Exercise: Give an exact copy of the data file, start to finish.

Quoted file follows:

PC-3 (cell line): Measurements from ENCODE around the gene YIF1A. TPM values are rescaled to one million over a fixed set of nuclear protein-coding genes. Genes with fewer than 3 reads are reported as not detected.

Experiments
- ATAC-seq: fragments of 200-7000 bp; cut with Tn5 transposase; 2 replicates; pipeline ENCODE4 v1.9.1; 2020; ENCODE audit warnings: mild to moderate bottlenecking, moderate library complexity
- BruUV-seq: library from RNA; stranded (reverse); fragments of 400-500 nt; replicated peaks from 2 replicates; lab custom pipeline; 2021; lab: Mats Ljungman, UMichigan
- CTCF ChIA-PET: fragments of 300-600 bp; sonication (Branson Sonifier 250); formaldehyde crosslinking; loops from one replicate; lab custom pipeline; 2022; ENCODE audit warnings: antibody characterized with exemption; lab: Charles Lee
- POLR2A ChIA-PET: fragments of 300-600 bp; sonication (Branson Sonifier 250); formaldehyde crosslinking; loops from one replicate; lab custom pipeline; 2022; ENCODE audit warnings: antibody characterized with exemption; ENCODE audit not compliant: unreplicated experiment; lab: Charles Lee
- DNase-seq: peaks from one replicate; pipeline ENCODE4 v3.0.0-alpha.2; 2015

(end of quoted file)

PC-3 (cell line): Measurements from ENCODE around the gene YIF1A. TPM values are rescaled to one million over a fixed set of nuclear protein-coding genes. Genes with fewer than 3 reads are reported as not detected.

Experiments
- ATAC-seq: fragments of 200-7000 bp; cut with Tn5 transposase; 2 replicates; pipeline ENCODE4 v1.9.1; 2020; ENCODE audit warnings: mild to moderate bottlenecking, moderate library complexity
- BruUV-seq: library from RNA; stranded (reverse); fragments of 400-500 nt; replicated peaks from 2 replicates; lab custom pipeline; 2021; lab: Mats Ljungman, UMichigan
- CTCF ChIA-PET: fragments of 300-600 bp; sonication (Branson Sonifier 250); formaldehyde crosslinking; loops from one replicate; lab custom pipeline; 2022; ENCODE audit warnings: antibody characterized with exemption; lab: Charles Lee
- POLR2A ChIA-PET: fragments of 300-600 bp; sonication (Branson Sonifier 250); formaldehyde crosslinking; loops from one replicate; lab custom pipeline; 2022; ENCODE audit warnings: antibody characterized with exemption; ENCODE audit not compliant: unreplicated experiment; lab: Charles Lee
- DNase-seq: peaks from one replicate; pipeline ENCODE4 v3.0.0-alpha.2; 2015